The scholar of religion Rudolph Otto was apt to describe the manner in which people relate the experience of God as being “tremendum et fascinans”, which can be translated as “fear and fascination”. God is for Otto, “wholly other” echoing St. Anselm’s description of God as “that than which nothing greater can be thought”. I believe it was the Protestant theologian Karl Barth who, musing on St. Anselm’s description, that there is an “infinite qualitative difference between God and the world”.
All this relates, in very sophisticated language, to what the Book of Exodus presents to us in the form of a story. What those great thinkers are attempting to describe, the Book of Exodus tells us about in a story.
The divine presence that is revealed in this story from the Book of Exodus is one of power, power manifested by means of the coming together of both the creative and destructive forces of nature. This power is manifested throughout the Book of Exodus as the God of Israel acts to defeat the false gods of Egypt, a defeat that was utter and complete when he moved the waters of the Red Sea to allow the Israelites a passage to freedom and then used those mighty waters to crush the armies of the god-king, Pharoh.
The God of the Israelites, is not a thing in the world that can be managed or manipulated. His power is beyond that of anything in the universe and the forces of nature move in accord with his will and purposes.
This is both frightening and fascinating.
But it is also not all that God reveals himself to be.
The Letter to the Hebrews, a New Testament book, makes reference to the extraordinary scene that the Book of Exodus describes, appreciating what the biblical author describes but also reminding us that this revelation of God was but a pre-cursor to a revelation of God far greater, far more mysterious, and far more important- the revelation of God in Christ.
The Letter to the Hebrews testifies: “You have not approached that which could not be touched, a blazing fire and a gloomy darkness and storm and a trumpet blast and a voice speaking words such as that those heard begged to be spared.”
Instead, what you have received is the revelation of Christ, who manifested his power by emptying himself of such spectacular displays of might and taking the form of a slave- being born into this world in vulnerability, accepting as his own the experiences of suffering and death, and manifesting his divine power, not in exemption from the raw and weakening facts of being human, but precisely through them.
The great mystery in all this is that God in Christ is in no way diminished or destroyed in any of this, but even in his weakest condition, he is still “that than which nothing greater can be thought”- the same power that moved the Red Sea and shook the foundations of Mt Sinai, the same power that, to paraphrase the poet Dante “moves the sun and the stars”.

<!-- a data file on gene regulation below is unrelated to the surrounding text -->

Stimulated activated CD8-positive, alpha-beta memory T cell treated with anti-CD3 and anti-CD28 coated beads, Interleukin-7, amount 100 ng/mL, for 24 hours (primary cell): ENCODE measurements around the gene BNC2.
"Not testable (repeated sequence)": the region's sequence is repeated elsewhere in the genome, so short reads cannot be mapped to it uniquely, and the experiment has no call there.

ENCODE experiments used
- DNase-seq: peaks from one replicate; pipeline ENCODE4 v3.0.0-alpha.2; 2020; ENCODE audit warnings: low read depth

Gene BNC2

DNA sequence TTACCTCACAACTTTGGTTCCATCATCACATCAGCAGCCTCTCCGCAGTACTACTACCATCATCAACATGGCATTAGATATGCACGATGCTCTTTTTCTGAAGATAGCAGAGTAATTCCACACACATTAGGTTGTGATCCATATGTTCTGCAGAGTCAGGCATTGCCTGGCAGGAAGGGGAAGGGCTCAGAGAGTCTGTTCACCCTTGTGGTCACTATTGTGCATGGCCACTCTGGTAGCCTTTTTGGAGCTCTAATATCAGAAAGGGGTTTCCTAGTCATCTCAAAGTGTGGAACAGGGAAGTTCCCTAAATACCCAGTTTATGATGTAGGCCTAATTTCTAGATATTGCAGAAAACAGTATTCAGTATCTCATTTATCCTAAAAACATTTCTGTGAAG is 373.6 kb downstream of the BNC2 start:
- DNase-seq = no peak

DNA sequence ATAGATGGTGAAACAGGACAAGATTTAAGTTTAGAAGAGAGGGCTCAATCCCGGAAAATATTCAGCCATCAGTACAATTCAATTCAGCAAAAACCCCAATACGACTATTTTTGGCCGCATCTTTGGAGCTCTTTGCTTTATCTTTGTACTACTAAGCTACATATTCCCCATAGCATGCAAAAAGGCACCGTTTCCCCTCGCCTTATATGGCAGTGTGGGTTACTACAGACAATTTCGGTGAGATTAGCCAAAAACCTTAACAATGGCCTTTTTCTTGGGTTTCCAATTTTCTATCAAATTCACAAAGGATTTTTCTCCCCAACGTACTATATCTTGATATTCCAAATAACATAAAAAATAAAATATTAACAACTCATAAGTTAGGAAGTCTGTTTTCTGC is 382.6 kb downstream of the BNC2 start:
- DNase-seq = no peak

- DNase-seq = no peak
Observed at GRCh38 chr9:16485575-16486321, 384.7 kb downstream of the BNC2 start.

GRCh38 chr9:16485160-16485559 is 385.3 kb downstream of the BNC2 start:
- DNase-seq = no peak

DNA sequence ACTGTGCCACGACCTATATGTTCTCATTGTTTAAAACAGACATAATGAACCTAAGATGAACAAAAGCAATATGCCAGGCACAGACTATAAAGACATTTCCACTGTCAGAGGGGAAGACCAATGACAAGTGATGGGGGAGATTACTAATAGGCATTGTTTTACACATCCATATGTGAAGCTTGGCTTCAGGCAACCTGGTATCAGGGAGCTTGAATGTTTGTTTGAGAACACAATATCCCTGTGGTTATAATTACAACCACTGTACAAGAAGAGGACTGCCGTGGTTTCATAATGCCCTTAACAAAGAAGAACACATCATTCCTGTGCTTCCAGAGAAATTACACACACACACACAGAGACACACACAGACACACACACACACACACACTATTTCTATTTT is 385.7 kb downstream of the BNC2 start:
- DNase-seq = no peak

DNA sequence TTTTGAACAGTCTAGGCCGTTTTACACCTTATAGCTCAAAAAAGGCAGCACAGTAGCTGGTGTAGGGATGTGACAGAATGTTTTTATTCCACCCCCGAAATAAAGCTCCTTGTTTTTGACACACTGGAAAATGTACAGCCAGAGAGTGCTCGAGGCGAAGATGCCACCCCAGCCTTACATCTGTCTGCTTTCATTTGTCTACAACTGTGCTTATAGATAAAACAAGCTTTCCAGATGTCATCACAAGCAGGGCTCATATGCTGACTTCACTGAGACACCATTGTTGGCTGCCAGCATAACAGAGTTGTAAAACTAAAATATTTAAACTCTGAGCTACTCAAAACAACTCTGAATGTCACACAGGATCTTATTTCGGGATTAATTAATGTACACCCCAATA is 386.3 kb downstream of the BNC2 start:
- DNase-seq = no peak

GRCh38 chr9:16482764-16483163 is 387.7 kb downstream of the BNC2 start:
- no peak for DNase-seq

God makes himself accessible to us in Christ and he meets us face to face.
God in Christ immerses himself in the human condition, accepting a human nature, and living a real human life, so that in all the events and circumstances of life, great and small, his presence is ready and waiting, saving and redeeming. God in Christ, who is that than which nothing greater can be thought, creates out of the human nature he accepted from us a bridge over the infinite qualitative difference between himself and the world.
The Fathers of the Church described this as a “marvelous exchange”- God in Christ accepting from us a human nature so that from him we might receive the gift of a share in his divine nature. Bottom line, this is what the whole of the Church’s life, her existence, her mission is all about- introducing people to Christ so that they too can share the divine gift of his life that he wants everyone to have.
Those of us who have received this gift cannot keep that gift to ourselves or that gift will diminish in us. The gifts Christ gives us increase in us only inasmuch as we are willing to give to others what we have ourselves received.
In the end, our fidelity to Christ will be judged and measured in relation to how we have shared the gifts he gave to us with others. Foremost among these gifts are faith, which is our faith in him- in his revelation, our hope, which is hope in his promises to us, and love, which is not just loving what we prefer, but loving what he prefers that we love.
This risk in all this is great and the demand even greater.
I can only but think that this is really what Rudolph Otto means for the Christian when he describes the experience of the encounter with God as one that is fascinating and frightening.